I have read about the production of this audio play – that Berkoff recorded his role from London and was connected on Zoom to Donen, in Germany. I have read about the sonic layering of sound and voice and technical wizardry. The format – not sure if that covers it – let’s say tableaux – is remarkable. Donen has created a choral montage which has an effect of almost transmuting dialogue into riffs that one might get from a musical score. Technically it is an astounding achievement. I am sure higher resolution earphones, would have enhanced my listening experience.

I didn’t expect that the play itself would be so powerful. The text by Donen chilled me to the core. I am not sure if I listened to the same piece as other people who have raved about the technical mastery but glossed over the play. What is it about? Oh, it is about Nixon’s nightmare and take us inside his head. Actually, it is our nightmare that we are in, right now. Donen’s Nixon in Agony amplifies our agony and anguish- the static, noise, echoes, microphones squeaking, clanking, clinking, cracking, hissing (glass, ice, doors etc). We are mired in Nixons, all around us.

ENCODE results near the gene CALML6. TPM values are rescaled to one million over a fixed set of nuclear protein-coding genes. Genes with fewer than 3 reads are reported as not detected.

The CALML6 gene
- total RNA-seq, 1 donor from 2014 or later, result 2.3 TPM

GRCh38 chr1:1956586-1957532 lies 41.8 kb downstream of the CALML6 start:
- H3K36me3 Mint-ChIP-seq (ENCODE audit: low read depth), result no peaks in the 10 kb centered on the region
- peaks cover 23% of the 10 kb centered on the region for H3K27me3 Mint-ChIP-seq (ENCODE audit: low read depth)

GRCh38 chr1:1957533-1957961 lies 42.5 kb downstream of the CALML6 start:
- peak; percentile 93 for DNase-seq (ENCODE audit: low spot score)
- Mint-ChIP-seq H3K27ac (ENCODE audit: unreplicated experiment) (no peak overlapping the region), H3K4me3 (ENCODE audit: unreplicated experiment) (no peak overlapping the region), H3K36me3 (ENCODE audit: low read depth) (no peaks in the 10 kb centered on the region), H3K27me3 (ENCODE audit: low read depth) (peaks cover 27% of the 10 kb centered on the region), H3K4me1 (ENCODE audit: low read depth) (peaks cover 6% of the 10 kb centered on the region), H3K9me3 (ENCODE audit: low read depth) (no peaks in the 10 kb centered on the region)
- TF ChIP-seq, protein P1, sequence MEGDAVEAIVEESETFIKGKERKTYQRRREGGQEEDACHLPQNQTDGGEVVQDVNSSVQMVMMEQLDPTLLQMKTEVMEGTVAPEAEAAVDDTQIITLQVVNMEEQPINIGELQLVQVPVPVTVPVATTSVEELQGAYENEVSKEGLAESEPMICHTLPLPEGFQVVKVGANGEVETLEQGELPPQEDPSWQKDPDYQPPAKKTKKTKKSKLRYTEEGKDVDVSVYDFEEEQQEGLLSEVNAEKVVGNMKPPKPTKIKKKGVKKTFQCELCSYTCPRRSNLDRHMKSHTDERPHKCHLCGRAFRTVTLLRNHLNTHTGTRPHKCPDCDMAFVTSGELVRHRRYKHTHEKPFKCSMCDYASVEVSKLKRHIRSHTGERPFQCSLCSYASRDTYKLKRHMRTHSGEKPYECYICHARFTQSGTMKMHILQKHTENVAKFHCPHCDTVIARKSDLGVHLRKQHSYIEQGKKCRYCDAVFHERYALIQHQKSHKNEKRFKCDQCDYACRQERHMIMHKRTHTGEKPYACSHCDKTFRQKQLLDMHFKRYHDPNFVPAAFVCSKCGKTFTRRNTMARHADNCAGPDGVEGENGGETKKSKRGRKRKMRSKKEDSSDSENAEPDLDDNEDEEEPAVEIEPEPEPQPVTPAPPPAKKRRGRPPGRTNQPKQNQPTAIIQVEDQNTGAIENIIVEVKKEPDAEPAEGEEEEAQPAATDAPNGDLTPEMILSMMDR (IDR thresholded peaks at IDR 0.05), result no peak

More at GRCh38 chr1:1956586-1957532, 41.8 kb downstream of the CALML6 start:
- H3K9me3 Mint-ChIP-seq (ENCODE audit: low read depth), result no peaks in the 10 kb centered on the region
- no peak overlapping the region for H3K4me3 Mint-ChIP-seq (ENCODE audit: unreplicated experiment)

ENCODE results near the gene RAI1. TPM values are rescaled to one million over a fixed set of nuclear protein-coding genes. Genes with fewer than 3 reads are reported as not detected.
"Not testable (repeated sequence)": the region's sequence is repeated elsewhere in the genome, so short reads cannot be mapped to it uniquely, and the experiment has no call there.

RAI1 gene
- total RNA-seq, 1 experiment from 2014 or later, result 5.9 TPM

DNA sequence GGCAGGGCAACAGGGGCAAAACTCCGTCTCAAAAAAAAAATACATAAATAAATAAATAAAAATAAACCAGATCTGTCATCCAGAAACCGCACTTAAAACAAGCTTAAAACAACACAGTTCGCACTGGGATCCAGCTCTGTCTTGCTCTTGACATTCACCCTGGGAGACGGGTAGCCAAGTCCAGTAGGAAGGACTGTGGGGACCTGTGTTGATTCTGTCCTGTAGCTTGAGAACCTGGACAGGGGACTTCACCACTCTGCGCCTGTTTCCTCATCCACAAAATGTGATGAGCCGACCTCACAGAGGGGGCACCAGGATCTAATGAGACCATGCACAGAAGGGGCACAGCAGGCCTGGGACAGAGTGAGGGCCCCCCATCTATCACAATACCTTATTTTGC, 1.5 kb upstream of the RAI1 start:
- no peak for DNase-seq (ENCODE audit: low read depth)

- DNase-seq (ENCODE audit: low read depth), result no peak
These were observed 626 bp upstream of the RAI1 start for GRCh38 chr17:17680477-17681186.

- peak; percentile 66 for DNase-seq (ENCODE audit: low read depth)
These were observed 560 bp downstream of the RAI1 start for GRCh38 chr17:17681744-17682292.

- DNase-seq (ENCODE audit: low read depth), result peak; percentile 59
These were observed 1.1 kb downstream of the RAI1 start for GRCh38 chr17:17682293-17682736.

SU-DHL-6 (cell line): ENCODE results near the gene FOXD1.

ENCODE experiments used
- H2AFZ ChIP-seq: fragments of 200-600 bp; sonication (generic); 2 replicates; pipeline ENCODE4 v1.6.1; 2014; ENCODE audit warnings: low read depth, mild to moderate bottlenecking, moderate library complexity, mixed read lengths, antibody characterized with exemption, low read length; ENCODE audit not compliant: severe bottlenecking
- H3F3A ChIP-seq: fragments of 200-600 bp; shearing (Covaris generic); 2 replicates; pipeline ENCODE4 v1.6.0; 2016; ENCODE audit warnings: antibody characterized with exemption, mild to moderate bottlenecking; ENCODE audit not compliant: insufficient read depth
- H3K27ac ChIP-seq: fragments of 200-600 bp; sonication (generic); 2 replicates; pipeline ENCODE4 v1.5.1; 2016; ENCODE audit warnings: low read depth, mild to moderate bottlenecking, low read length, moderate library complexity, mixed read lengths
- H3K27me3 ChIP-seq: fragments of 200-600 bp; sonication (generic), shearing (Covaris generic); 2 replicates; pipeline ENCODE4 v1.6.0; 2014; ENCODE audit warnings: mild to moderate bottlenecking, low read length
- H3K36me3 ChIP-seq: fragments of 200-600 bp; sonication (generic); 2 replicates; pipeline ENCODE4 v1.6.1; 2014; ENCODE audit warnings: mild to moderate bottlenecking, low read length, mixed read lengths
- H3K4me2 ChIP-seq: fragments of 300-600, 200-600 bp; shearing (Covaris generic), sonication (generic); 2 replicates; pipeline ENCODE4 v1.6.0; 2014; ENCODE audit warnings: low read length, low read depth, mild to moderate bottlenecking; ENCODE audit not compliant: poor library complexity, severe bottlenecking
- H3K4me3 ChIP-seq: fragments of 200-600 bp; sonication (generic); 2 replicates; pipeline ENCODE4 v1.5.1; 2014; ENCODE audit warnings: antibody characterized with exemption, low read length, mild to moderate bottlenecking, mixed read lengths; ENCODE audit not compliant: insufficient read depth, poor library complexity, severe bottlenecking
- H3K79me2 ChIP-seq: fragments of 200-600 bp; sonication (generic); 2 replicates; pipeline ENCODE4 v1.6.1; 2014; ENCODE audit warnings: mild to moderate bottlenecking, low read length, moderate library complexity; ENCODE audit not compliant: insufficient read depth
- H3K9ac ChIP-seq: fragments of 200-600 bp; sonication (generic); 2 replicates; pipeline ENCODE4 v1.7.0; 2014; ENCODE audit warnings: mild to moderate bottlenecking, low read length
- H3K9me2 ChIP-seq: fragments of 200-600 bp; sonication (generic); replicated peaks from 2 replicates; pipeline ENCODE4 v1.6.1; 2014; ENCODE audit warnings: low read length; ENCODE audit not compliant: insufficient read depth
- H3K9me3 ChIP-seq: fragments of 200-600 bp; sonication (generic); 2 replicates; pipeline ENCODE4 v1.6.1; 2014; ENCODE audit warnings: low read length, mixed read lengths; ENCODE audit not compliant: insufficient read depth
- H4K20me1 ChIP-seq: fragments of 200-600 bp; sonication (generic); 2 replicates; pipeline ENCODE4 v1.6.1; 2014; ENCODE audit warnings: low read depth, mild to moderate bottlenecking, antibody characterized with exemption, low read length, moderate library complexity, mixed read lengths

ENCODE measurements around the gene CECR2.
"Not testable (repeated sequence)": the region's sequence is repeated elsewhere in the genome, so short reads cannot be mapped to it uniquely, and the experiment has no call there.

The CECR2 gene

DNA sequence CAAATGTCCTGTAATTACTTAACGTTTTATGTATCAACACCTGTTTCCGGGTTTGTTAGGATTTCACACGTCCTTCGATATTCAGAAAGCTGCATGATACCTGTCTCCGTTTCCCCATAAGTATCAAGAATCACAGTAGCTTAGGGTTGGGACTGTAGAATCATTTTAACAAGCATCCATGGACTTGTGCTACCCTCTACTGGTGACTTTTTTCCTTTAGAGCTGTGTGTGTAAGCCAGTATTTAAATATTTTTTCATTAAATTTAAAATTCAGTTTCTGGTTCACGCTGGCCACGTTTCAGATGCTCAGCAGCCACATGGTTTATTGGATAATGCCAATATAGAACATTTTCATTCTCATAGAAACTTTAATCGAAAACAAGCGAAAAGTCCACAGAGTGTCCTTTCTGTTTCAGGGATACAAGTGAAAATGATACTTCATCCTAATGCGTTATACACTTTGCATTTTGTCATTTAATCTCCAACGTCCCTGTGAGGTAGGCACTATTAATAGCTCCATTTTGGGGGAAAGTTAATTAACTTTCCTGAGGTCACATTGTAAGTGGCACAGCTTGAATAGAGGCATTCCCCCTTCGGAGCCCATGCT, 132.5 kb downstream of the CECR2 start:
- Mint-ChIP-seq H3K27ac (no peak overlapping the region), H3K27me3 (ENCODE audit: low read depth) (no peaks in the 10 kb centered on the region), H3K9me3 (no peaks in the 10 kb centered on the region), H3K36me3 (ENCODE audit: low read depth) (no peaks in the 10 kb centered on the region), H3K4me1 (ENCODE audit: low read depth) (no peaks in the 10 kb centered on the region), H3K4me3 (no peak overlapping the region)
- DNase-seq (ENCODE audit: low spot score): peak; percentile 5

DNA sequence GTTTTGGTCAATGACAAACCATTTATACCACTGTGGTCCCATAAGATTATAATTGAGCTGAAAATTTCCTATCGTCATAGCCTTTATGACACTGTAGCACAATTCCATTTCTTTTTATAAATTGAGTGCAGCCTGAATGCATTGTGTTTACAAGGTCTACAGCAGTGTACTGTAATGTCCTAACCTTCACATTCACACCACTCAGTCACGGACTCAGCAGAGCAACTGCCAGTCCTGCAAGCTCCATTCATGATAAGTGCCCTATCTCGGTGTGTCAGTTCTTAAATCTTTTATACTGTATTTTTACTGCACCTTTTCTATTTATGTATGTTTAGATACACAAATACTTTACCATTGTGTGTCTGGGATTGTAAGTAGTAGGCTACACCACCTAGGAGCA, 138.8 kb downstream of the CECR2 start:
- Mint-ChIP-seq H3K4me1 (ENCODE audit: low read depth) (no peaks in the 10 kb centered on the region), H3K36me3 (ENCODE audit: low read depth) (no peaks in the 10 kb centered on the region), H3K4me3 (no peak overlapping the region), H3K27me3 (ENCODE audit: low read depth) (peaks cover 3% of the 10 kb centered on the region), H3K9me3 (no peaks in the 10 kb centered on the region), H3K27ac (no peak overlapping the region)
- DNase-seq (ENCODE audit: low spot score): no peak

Our nightmare is overlaid with the rants of politicians, muffled through masks and the streaming of tweets and strips of info on our TV screens. We have no context and the details will probably coalesce into a fugue of amnesia when the virus eventually burns out or a vaccine/treatment is found. In the end, politicians will likely say that they did everything for the good of the people, with good intentions.  In the end, it does not matter if politicians admit culpability. When the damage is done, it is done. I don’t think that this is the point of Nixon in Agony that he is seeking absolution or forgiveness. We journey into a skewed and deluded mind. We are in listening in from a world in which we have lost context and meaning; with sound, fury and agony. Signifying what?  Accountability lies in the future when the nightmare is over – and it won’t matter as we scramble on with our lives. It will be too late to apologise.

Technically, Nixon in Agony is a stunning achievement as an intensely immersive audio play. Beyond the technics, Donen’s script is what makes this piece tick. Coupled with Berkoff’s voice – pulling us in – ranting, coaxing, beguiling, seducing us – Nixon in Agony is a triumph of audio play. One needs to concentrate very carefully and take in each word and the ambient soundscape of voices and effects. It left me reeling. Do not miss. I see that the play garnered two stars out of five stars in the review in The Guardian, UK. It gets five stars from me.

Nixon in Agony at the vNAF

  • Genre: Audio Drama
  • Format: Audio
  • Duration: 1 hour
  • Language: English
  • Ages: 12+
  • Available: On at the vNAF Curated Programme, until July 16,  2020
  • Direct booking link:

Image credit: Pic supplied.